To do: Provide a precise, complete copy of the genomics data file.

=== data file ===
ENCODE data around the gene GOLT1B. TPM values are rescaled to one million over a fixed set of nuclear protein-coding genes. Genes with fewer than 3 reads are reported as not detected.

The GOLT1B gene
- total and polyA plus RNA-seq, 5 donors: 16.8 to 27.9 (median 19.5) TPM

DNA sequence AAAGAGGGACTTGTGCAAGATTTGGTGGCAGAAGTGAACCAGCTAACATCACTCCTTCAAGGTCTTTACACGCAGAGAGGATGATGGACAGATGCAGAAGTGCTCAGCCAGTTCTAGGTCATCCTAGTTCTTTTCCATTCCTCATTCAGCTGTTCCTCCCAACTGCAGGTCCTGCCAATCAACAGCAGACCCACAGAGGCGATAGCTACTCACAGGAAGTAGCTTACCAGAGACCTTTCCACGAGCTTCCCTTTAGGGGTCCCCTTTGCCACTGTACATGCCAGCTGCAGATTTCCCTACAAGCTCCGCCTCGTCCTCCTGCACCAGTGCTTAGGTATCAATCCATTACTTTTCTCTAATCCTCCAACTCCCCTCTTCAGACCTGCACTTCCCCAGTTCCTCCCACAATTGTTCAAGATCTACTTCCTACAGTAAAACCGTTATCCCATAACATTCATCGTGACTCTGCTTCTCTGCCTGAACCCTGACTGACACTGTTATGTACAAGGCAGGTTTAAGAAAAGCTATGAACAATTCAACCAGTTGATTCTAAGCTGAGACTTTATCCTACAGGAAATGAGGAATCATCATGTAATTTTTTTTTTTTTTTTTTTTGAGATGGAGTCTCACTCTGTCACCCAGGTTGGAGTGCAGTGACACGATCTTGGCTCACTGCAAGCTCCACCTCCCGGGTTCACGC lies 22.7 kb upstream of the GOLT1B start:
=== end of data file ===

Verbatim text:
ENCODE data around the gene GOLT1B. TPM values are rescaled to one million over a fixed set of nuclear protein-coding genes. Genes with fewer than 3 reads are reported as not detected.

The GOLT1B gene
- total and polyA plus RNA-seq, 5 donors: 16.8 to 27.9 (median 19.5) TPM

DNA sequence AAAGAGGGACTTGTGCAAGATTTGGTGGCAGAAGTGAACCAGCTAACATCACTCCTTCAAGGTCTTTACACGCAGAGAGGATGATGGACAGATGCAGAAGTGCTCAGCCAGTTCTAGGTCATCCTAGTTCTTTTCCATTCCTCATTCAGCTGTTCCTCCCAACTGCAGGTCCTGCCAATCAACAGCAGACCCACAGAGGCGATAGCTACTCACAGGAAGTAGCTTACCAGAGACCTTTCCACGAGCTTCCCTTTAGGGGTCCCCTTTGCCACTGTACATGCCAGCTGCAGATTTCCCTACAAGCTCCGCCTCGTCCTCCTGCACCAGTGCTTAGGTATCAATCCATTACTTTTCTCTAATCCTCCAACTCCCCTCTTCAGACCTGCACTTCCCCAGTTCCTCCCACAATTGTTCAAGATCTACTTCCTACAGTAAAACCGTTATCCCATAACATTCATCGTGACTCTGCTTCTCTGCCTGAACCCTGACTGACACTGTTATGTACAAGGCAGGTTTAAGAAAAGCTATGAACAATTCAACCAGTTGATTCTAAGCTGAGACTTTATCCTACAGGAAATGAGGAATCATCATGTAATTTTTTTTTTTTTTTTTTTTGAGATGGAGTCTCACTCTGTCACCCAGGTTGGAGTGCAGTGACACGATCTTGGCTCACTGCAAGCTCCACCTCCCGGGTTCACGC lies 22.7 kb upstream of the GOLT1B start: